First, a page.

Diabetic retinopathy is a disease of the small blood vessels of the retina of the eye. When retinopathy first starts, the tiny blood vessels in the retina become swollen, and they leak a little fluid into the center of the retina. The person's sight may be blurred. This condition is called background retinopathy. About 80 percent of people with background retinopathy never have serious vision problems, and the disease never goes beyond this first stage.

However, if retinopathy progresses, the harm to sight can be more serious. Many new, tiny blood vessels grow out and across the eye. This is called neovascularization. The vessels may break and bleed into the clear gel that fills the center of the eye, blocking vision. Scar tissue may also form near the retina, pulling it away from the back of the eye. This stage is called proliferative retinopathy, and it can lead to impaired vision and even blindness.

Retinal Photographs

21 year old patient.
Duration of Diabetes: 10 years.
No retinopathy is present.
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Mild Retinopaty
45 year old patient.
Duration of Diabetes: 23 years.
Modified non-proliferative diabetic retinopathy with early diabetic macular edema is present.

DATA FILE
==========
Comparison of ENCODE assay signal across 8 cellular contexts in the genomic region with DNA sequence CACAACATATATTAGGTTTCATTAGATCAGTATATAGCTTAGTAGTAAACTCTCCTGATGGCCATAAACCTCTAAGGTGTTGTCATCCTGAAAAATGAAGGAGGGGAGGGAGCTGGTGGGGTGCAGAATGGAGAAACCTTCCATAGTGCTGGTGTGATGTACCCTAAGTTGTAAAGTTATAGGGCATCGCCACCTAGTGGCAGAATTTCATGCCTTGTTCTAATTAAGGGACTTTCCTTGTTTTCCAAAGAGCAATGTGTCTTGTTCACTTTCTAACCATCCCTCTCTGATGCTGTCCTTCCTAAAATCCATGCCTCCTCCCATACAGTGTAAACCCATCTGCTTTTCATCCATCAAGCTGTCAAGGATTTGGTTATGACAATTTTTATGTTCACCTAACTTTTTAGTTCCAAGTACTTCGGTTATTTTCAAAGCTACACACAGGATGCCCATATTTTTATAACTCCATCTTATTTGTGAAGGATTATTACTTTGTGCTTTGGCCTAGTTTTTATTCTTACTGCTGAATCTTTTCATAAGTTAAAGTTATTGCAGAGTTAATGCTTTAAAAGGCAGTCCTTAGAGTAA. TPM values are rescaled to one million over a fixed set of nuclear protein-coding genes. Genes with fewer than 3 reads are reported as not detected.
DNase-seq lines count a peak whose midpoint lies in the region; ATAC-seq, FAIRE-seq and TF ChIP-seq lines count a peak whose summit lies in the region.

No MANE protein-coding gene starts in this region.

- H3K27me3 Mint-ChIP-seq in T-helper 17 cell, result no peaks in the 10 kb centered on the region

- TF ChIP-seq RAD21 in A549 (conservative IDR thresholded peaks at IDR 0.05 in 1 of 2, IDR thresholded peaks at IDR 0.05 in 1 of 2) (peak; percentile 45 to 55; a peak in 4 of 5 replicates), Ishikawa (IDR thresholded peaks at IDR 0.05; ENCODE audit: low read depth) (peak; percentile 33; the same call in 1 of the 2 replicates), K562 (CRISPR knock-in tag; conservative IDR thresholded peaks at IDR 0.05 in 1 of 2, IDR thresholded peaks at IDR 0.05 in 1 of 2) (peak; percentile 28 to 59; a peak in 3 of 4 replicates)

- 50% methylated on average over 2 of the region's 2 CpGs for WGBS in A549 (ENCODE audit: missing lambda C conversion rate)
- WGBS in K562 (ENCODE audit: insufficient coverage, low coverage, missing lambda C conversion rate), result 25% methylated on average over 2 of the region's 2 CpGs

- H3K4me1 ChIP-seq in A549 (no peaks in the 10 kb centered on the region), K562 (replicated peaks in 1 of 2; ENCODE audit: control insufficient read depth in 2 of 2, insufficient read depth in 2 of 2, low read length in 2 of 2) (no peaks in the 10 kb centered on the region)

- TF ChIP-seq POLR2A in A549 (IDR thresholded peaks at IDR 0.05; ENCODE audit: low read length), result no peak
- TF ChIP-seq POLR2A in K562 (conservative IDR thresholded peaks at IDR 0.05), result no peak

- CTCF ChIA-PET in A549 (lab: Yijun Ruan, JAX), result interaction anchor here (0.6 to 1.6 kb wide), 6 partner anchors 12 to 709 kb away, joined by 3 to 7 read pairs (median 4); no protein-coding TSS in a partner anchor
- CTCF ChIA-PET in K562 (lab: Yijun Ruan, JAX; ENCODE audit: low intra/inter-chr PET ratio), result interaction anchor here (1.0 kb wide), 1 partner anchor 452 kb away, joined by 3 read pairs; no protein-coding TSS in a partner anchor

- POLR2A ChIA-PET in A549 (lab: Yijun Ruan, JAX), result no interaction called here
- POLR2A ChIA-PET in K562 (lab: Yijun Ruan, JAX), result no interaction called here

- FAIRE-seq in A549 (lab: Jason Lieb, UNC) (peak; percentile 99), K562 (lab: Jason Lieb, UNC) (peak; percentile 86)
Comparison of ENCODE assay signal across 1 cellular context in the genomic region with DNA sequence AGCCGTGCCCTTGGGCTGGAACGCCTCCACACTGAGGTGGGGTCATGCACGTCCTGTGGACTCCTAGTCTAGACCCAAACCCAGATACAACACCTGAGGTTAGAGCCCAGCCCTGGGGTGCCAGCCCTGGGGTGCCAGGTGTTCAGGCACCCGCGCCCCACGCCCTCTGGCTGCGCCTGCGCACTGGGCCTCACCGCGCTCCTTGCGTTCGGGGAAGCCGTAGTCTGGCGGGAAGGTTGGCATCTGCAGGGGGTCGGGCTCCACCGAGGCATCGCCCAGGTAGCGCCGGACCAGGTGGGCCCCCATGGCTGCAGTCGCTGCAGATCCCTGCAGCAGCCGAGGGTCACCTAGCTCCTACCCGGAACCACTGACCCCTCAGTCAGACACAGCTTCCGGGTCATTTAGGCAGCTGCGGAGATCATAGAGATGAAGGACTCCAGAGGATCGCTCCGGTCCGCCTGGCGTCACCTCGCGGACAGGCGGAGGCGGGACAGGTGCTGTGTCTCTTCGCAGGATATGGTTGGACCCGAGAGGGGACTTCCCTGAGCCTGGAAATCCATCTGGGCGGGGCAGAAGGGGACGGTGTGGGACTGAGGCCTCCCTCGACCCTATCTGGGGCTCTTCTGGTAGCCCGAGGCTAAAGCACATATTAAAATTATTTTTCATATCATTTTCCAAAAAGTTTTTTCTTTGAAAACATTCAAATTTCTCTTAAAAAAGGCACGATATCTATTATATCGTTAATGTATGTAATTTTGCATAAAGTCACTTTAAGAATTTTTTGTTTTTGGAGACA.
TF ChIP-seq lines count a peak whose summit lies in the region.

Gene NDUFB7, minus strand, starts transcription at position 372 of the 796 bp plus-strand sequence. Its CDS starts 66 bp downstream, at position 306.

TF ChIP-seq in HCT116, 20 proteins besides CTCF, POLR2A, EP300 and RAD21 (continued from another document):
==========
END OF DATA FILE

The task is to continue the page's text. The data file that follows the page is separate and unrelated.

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Advanced Retinopaty
25 year old patient.
Duration of Diabetes: 15 years.
Early conversion to proliferative diabetic retinopathy with a marked cotton wool spot and venous engorgement.
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28 year old patient.
Duration of Diabetes: 21 years.
Advanced diabetic retinopathy with an pre-retinal hemorrhage nasal to the optic nerve. Laser scars are also evident.
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After Laser Treatment
31 year old patient.
Duration of Diabetes: 26 years.
Laser scars and an epiretinal membrane (white spider web looking membrane in the lower right hand corner)
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For Additional Information

Retinal photos courtesy of Dr. William Jackson, Barbara Davis Center for Childhood Diabetes, Denver, Colorado.

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Last Updated: Thu Aug 26 13:04:38 2004
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